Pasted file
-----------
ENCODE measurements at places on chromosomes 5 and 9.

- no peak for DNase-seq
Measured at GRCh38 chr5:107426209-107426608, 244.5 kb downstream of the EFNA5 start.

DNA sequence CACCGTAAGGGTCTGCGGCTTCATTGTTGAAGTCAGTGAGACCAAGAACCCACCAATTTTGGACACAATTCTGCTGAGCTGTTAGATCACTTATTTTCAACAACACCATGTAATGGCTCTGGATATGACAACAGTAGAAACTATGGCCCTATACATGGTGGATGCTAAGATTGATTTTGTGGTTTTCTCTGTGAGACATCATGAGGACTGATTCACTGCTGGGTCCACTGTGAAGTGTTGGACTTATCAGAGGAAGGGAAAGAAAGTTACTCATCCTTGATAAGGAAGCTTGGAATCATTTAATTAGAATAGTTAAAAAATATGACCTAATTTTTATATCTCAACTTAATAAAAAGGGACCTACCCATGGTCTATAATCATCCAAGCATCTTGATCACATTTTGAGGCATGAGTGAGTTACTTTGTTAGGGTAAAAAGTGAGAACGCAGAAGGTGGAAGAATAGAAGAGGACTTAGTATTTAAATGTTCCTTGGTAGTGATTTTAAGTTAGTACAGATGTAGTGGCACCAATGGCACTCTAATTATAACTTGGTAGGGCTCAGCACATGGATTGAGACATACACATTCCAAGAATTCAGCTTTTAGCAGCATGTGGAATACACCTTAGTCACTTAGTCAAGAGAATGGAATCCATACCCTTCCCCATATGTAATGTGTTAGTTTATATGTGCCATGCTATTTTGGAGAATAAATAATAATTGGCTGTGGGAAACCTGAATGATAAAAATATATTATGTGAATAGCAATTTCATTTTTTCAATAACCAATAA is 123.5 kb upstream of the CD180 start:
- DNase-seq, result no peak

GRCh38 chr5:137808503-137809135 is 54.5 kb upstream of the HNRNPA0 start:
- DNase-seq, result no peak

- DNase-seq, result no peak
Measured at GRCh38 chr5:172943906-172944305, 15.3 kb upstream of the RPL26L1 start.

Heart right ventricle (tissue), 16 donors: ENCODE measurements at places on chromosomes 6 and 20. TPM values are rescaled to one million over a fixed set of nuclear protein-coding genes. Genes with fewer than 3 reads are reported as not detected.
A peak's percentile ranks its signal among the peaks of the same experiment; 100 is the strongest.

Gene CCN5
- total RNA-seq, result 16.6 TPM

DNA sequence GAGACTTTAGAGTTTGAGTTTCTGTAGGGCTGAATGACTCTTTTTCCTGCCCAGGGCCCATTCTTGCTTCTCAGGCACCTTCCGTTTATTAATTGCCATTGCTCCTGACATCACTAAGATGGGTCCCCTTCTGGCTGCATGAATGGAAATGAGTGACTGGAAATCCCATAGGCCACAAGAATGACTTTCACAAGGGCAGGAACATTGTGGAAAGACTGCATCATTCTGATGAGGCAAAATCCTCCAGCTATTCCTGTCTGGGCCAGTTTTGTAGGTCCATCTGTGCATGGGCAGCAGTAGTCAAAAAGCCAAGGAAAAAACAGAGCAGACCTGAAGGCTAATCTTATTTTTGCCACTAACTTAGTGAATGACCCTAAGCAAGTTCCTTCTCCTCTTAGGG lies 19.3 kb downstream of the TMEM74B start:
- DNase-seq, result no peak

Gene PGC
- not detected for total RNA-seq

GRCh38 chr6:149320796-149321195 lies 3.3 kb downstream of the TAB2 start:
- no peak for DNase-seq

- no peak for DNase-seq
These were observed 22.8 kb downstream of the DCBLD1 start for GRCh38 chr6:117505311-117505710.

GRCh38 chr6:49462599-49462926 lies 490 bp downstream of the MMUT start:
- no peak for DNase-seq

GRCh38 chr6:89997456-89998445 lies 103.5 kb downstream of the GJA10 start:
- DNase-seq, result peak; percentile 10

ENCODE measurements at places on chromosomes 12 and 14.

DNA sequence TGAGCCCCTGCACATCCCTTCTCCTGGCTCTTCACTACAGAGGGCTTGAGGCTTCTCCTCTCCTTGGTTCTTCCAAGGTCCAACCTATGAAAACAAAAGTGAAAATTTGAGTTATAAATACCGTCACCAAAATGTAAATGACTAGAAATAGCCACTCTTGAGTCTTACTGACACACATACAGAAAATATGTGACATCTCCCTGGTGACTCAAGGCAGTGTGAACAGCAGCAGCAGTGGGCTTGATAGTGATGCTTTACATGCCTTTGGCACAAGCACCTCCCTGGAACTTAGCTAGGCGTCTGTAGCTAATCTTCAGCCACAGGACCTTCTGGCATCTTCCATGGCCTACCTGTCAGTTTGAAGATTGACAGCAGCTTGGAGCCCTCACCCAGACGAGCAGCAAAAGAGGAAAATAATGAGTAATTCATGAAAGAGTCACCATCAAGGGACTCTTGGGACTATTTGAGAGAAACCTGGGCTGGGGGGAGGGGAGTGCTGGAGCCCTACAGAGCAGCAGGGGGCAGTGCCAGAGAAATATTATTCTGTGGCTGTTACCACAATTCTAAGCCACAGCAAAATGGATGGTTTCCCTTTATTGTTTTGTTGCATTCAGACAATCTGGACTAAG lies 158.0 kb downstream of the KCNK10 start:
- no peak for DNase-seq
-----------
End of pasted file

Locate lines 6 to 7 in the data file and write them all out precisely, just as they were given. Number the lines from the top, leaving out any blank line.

GRCh38 chr5:137808503-137809135 is 54.5 kb upstream of the HNRNPA0 start:
- DNase-seq, result no peak